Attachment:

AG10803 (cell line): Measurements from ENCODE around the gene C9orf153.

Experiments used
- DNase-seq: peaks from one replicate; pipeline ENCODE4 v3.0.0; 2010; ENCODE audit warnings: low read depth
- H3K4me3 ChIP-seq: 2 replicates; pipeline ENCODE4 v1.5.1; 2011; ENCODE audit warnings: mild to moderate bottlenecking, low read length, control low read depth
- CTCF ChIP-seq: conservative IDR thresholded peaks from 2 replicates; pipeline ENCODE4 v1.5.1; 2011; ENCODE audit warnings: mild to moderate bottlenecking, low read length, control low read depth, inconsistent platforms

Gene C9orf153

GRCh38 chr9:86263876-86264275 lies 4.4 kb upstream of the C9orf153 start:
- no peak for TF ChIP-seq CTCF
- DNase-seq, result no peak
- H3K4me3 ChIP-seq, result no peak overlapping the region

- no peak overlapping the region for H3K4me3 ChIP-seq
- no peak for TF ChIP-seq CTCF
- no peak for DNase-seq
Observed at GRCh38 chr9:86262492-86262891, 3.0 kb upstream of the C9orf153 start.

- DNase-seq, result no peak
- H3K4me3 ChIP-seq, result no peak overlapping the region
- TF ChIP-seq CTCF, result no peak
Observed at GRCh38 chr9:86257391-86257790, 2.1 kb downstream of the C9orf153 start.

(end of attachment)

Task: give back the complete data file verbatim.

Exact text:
AG10803 (cell line): Measurements from ENCODE around the gene C9orf153.

Experiments used
- DNase-seq: peaks from one replicate; pipeline ENCODE4 v3.0.0; 2010; ENCODE audit warnings: low read depth
- H3K4me3 ChIP-seq: 2 replicates; pipeline ENCODE4 v1.5.1; 2011; ENCODE audit warnings: mild to moderate bottlenecking, low read length, control low read depth
- CTCF ChIP-seq: conservative IDR thresholded peaks from 2 replicates; pipeline ENCODE4 v1.5.1; 2011; ENCODE audit warnings: mild to moderate bottlenecking, low read length, control low read depth, inconsistent platforms

Gene C9orf153

GRCh38 chr9:86263876-86264275 lies 4.4 kb upstream of the C9orf153 start:
- no peak for TF ChIP-seq CTCF
- DNase-seq, result no peak
- H3K4me3 ChIP-seq, result no peak overlapping the region

- no peak overlapping the region for H3K4me3 ChIP-seq
- no peak for TF ChIP-seq CTCF
- no peak for DNase-seq
Observed at GRCh38 chr9:86262492-86262891, 3.0 kb upstream of the C9orf153 start.

- DNase-seq, result no peak
- H3K4me3 ChIP-seq, result no peak overlapping the region
- TF ChIP-seq CTCF, result no peak
Observed at GRCh38 chr9:86257391-86257790, 2.1 kb downstream of the C9orf153 start.